UPDATE II: I got a number of messages saying that the stream kept cutting out. I’m not sure why. We were doing our first remote and the problem may have been in the studio, or perhaps we had too many people trying to access the feed. We’ll pass it along to the streaming service and ask them to check it out on their end. In the meantime, we had a great time at the Estates of Diamond Bluff, and what a gorgeous view we had on the Mississippi! We even saw a trio of golden eagles flying overhead late in the day, and I’ve never even seen one before. The Fraters Libertas gang did a great job in Hour 3 with the Name The Newsmaker game, and finally, the crowd was outstanding. I can’t wait for the rebroadcast on the stream, which starts Monday at 3 pm and cycles every six hours.
UPDATE III: Chumley Wonderbar has pictures of the event at Plastic Hallway! None of me. Hmmph. The Little Admiral made it into one, though …

Bipartisan Opposition To Key 9/11 Proposal

The 9/11 Commission recommendations took a surprise hit from bipartisan criticism of a key component — a centralized intelligence center under the control of the White House. Not only has the Bush Administration quietly opposed it, but now key senators from both parties have voiced their concerns. Even the ACLU appears to back Bush:

The White House and senators from both parties raised objections yesterday to one of the key reforms recommended by the Sept. 11 commission, even as the panel’s leaders warned that the nation would remain at greater risk of terrorist attack unless the changes are enacted quickly.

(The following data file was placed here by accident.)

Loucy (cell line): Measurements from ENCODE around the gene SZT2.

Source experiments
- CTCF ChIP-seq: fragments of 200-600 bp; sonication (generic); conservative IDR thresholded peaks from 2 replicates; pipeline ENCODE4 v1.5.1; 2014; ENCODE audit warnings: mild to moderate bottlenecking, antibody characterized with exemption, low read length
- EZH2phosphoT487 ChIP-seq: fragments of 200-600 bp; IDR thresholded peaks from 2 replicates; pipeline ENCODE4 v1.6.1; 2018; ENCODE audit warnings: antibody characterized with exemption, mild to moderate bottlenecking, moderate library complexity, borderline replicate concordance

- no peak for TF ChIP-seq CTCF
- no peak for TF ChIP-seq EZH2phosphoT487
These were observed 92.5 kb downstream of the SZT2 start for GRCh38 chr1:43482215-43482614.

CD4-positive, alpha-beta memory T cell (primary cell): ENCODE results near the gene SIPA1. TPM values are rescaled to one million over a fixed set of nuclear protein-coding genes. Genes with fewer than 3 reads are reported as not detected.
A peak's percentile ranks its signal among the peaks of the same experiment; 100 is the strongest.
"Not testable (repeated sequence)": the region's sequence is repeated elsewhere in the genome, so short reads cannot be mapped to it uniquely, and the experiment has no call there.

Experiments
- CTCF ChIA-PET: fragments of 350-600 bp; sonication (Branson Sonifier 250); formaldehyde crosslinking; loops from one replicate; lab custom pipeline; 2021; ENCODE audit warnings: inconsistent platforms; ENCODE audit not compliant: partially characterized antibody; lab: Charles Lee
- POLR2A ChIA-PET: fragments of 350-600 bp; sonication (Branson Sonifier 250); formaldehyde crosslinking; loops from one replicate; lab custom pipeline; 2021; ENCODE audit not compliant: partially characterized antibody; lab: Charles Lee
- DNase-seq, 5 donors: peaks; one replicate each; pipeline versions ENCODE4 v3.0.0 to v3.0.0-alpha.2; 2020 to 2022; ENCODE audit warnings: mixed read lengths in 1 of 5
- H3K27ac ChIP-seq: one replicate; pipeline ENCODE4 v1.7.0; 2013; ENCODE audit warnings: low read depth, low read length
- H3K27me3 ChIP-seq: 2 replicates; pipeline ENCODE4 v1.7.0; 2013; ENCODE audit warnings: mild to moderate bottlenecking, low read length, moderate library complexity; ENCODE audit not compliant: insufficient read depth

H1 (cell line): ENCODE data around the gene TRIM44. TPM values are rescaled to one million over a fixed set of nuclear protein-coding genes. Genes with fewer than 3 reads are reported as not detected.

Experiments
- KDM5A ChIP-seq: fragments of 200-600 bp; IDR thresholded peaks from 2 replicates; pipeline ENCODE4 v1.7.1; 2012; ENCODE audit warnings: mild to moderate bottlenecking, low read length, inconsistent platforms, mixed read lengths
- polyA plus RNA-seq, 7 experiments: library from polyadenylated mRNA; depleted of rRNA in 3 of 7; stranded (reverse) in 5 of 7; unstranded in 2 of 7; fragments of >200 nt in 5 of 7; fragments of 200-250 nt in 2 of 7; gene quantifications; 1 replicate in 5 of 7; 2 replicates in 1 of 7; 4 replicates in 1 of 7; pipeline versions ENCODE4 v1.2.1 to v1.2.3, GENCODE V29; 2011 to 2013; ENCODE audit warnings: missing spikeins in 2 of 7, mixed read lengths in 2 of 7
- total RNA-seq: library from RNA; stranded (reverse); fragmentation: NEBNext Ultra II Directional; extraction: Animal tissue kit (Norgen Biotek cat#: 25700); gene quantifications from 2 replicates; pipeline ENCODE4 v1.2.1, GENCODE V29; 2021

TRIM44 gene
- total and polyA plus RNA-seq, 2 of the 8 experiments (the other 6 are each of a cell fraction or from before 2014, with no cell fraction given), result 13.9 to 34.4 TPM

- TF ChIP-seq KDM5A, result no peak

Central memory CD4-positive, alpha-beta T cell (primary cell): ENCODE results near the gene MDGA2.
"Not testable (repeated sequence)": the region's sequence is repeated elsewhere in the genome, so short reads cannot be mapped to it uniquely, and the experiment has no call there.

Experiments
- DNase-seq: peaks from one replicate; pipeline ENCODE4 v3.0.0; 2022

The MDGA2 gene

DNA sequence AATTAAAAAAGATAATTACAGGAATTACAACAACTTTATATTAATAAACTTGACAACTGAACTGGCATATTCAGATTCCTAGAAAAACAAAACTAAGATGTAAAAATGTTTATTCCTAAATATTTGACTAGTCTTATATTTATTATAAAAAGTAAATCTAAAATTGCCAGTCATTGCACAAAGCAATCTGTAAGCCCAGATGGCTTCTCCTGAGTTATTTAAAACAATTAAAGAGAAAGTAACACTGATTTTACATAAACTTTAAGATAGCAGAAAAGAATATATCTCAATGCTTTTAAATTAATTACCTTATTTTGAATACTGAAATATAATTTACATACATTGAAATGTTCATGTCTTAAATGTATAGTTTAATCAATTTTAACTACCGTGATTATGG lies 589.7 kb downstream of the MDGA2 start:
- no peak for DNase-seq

The criticisms from Capitol Hill and the Bush administration represent the first significant challenge to a central recommendation of the Sept. 11 commission, which argues in its 567-page final report that a single intelligence director should work out of the president’s office to coordinate the war on terrorism.
During the first congressional hearing on the issue yesterday, several GOP and Democratic lawmakers raised concerns about that idea, saying that placing an intelligence director and a national counterterrorism center inside the Executive Office of the President could increase the potential for misuse of information and could threaten the independence of U.S. intelligence analysts.
At the White House, where officials are formulating their own package of reform proposals, a senior official, speaking on background to reporters, indicated that the administration will oppose any such arrangement. The official said Bush “wants to protect intelligence agencies from any undue influence” and “ensure that intelligence analysts maintain their autonomy.”

One of the criticisms of the Bush administration’s handling of the intelligence from Iraq was the pressure supposedly put on analysts to overstate the threat from Saddam Hussein. That turned out to be false, as the SSCI report explicitly stated. However, pushing all of the nation’s intelligence services under one person reporting directly to the President does seem to make such an occurrence more possible, if not more likely. In this regard, competition between the agencies may benefit the President as it forces more opinions to the table.
Several lawmakers suggested that the location of the center, at least, be changed from inside the White House to somewhere more neutral, a middle ground between Congress and the Executive, but so far the commission insists that its recommendations be accepted in total. Thomas Kean and Lee Hamilton have both expressed concern that any delay in implementing the changes formulated by the commission will unnecessarily leave America vulnerable to a new attack. However, the panel’s mandate was to review the data and make recommendations to Congress and the White House, not a complete bypass of the legislative process. No one elected them to pass laws, and it’s entirely appropriate for lawmakers to debate the wisdom of the panel’s product, especially when Congress has expressed so much concern in the past over the autonomy of intelligence analysts.